(Metrics that Matter is a regular offseason feature that examines some aspect of fantasy through a microscope to dive into the finer details.)
Last year I wrote as one of my bold predictions for the 2017 fantasy season, “Kansas City’s rookie running back Kareem Hunt is a fantasy league-winner.” Mind you, this was before Spencer Ware’s season-ending PCL and LCL injuries.
I wasn’t worried about Ware standing the way of Hunt’s rise to dominance last year, and I’m not now.
Why? Basically, he was one of the most statistically dominant running backs within the PFF College era (2014-2017) and he was one of the best running backs in the league last season (as a rookie) as well.
In Hunt’s final year of college (2016), he was our single highest-graded running back. He was tackled on first contact only 57.6 percent of the time, which was the best rate of any running back in any season (min. 150 carries, 341 qualifying) within our four-year sample. He also averaged 2.14 yards per route run (on 43 targets), which would have led all running backs in 2017.
Over his college career, among all 59 running backs with at least 500 carries 2014-2017, Hunt ranks fifth in yards per carry (5.66), third in yards after contact per attempt (3.28), first in missed tackles forced per attempt (0.19), first in missed tackles forced per touch (0.21), and first in PFF elusive rating (109.4). Our sample includes running backs like Ezekiel Elliott, Melvin Gordon, Joe Mixon, Dalvin Cook, Derrius Guide, Sony Michel, Rashaad Penny, Leonard Fournette, and more. Even on a smaller sample (300 carries, 177 qualifying), Hunt ranks 20th in yards per carry, 10th in yards after contact per attempt, and top-six in all other above categories.
In his rookie season, we saw more of the same from Hunt — statistical dominance implying he’s one of the most elusive running backs in the game. He was our second-highest-graded runner and our third-highest-graded running back last year. He was tackled on first contact just 65.3 percent of the time, which ranked fourth-best of 33 qualifying running backs. Among all 32 running backs with at least 150 attempts, he ranked third in yards per carry (4.88), sixth in yards after contact per attempt (3.09), second in missed tackles forced per attempt (0.22), second in PFF elusive rating (73.1), and first in missed tackles forced per touch (0.24). He also ranked fifth of 29 qualifying running backs in receiving fantasy points per target.
Basically, Hunt was terrific last year and in every year of his college career, but it doesn’t necessarily follow that he’ll be worthy of a first-round selection. For running backs, volume is more important for fantasy success than for any other position. Although Hunt was productive for fantasy purposes, ranking fifth in fantasy points per game, his volume wasn’t really exceptional, even without Ware seeing the field. Hunt ranked eighth among all running backs in expected fantasy points per game (based on volume), but fifth in fantasy points per game. When contrasting these two numbers, only Todd Gurley and Alvin Kamara were more efficient among running backs on a per-game-basis.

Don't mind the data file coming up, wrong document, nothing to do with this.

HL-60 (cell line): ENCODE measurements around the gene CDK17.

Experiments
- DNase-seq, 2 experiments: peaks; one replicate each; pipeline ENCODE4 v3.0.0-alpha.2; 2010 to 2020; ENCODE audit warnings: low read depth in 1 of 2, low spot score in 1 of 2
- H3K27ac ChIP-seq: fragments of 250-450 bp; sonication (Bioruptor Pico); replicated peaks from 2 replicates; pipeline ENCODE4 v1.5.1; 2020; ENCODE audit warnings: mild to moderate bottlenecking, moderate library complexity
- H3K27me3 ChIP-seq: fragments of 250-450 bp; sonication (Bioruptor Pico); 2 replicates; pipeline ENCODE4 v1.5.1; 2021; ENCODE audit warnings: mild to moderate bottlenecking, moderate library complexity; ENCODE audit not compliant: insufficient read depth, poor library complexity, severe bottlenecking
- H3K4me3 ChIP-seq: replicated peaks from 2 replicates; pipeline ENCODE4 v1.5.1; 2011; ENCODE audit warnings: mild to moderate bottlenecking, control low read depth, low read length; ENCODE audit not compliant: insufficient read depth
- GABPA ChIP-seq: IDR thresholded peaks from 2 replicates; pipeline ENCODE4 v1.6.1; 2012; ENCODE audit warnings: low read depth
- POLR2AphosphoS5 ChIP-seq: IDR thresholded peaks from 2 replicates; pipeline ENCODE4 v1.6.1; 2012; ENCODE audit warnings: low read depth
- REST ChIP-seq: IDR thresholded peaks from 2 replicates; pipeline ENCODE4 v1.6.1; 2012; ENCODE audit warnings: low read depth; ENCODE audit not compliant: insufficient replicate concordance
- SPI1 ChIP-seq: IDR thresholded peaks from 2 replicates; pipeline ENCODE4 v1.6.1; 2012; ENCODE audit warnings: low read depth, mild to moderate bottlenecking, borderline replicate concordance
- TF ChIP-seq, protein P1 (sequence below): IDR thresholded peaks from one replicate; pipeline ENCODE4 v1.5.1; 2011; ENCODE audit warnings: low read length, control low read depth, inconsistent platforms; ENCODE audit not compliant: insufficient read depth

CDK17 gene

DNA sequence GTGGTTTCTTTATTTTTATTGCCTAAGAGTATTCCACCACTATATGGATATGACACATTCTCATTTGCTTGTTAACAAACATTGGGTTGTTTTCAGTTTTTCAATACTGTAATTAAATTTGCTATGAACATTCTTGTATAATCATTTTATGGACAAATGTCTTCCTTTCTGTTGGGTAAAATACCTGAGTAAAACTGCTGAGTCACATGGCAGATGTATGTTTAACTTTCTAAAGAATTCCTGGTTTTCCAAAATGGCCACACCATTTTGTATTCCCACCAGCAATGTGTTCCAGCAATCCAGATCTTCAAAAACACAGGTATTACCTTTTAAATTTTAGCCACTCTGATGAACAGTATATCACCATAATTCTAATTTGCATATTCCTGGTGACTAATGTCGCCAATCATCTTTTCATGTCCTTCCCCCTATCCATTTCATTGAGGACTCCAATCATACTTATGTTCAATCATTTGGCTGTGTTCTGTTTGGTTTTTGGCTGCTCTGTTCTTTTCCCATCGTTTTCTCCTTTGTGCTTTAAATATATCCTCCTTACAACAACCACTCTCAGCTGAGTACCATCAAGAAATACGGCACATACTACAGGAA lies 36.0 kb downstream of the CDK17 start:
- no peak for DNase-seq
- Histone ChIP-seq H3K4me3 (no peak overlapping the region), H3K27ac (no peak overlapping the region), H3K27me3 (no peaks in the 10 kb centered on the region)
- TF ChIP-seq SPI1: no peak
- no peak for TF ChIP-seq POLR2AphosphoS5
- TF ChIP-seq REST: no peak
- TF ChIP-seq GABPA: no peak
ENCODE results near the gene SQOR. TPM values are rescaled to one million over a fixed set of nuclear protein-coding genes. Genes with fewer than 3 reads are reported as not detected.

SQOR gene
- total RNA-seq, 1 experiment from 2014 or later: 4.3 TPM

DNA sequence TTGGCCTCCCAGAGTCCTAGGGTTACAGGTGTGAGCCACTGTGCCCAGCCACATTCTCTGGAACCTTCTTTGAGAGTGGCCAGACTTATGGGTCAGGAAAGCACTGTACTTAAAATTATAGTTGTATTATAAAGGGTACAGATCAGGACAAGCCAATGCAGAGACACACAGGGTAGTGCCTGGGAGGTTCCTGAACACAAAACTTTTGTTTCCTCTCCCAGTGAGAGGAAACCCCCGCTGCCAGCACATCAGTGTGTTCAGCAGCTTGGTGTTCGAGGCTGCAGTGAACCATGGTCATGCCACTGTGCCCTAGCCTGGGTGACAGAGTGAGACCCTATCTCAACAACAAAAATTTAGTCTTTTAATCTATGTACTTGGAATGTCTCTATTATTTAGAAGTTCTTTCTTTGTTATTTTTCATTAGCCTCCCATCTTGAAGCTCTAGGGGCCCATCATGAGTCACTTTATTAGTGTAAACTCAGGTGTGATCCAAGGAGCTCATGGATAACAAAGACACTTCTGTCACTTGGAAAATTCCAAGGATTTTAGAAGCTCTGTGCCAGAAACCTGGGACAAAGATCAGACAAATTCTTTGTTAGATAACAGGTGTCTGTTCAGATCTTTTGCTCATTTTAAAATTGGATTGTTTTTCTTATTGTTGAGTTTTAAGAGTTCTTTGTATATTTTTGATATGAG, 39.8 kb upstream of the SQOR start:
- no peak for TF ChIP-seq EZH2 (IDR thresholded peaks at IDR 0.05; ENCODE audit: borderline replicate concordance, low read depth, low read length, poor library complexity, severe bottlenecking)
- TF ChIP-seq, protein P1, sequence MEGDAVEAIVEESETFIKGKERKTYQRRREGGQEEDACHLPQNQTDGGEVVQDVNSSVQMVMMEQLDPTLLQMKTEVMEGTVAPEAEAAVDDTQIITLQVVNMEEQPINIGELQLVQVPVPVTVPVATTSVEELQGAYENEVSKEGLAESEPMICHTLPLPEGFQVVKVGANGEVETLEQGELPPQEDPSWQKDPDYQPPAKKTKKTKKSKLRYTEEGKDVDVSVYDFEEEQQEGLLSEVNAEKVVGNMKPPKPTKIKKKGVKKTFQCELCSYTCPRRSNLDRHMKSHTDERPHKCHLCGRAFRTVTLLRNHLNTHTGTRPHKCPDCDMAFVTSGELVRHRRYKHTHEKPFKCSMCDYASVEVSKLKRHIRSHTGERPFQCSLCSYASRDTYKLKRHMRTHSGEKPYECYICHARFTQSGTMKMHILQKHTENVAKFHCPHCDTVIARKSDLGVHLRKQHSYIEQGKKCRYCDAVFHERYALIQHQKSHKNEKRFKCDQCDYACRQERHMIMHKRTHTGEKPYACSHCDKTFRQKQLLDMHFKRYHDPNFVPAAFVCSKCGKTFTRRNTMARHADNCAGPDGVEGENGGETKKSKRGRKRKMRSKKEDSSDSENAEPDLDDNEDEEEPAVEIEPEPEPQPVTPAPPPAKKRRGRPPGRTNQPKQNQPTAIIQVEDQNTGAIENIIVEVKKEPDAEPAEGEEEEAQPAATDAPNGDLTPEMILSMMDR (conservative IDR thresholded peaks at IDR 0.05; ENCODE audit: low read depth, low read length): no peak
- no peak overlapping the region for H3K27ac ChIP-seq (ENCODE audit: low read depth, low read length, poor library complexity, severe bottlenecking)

With Ware returning, shouldn’t we imagine volume would decline for Hunt, making it more difficult for him to return his first-round (RB8) ADP?
This offseason, head coach Andy Reid said of Ware’s return and what that means for Hunt, “We thought we had a decent number of plays for Kareem last year, [but] we probably need to increase the pass part of that a little bit more and expand on his role in the pass game.” It certainly doesn’t seem like Reid wants a smaller workload for Hunt, and even if Ware does steal some early-down work, there’s a good chance that gets offset by more targets for Hunt. In PPR leagues, a target is worth 2.64 times as much as a carry for fantasy running backs.
Reid has also rarely used a committee backfield throughout his career, although, granted, he’s had some terrific running backs over this stretch (Brian Westbrook, LeSean McCoy, and Jamaal Charles). He’s also been the most effective coach at coaxing top-end production from his running backs. In 19 seasons as a head coach, Reid’s RB1 has finished top-seven at the position 52.6 percent of the time (10 of 19 seasons). In case you can’t tell, that’s a ridiculous stat, even when we concede he’s consistently had top-end talent at the position. Of these 19 seasons, only one other (non-Philadelphia/non-Kansas City) team showed up more than seven times – Hall-of-Famer LaDainian Tomlinson’s San Diego/Los Angeles Chargers with 10.
Despite being something of a “running back whisperer” for fantasy, Reid’s running back usage can get maddening at times. Hunt averaged 5.23 yards per carry when the team was leading, and yet, Kansas City was the second-most pass-heavy team when leading last year. Hunt’s usage was also far better when Matt Nagy was calling plays. Excluding Week 17, Hunt averaged 21.3 expected fantasy points per game in the four regular season games Nagy was the play-caller, but only 13.5 during his first 11 games. Obviously, this is a concern with Nagy now in Chicago.
Still, Ware might not even be back to 100 percent by the start of the season, rehabbing from a torn PCL and LCL. Even if he returns at full health, I’m confident Hunt is the far superior talent. Reid seemed to imply Hunt’s usage won’t fall too much on the ground and might even grow as a receiver. This is especially noteworthy considering the one area where Hunt struggled was as a pass-blocker, but Reid seems confident this shouldn’t stand in the way of more receiving work in year two.
In the words of the late great Macho Man Randy Savage, “The cream rises to the top,” and I think it will in this case. I have Hunt higher in my rankings (10th-overall, seventh among running backs) than he is in PPR ADP (11th-overall, eighth among running backs). As it stands, he’s a strong value and well-worth a late-first-round selection in PPR leagues.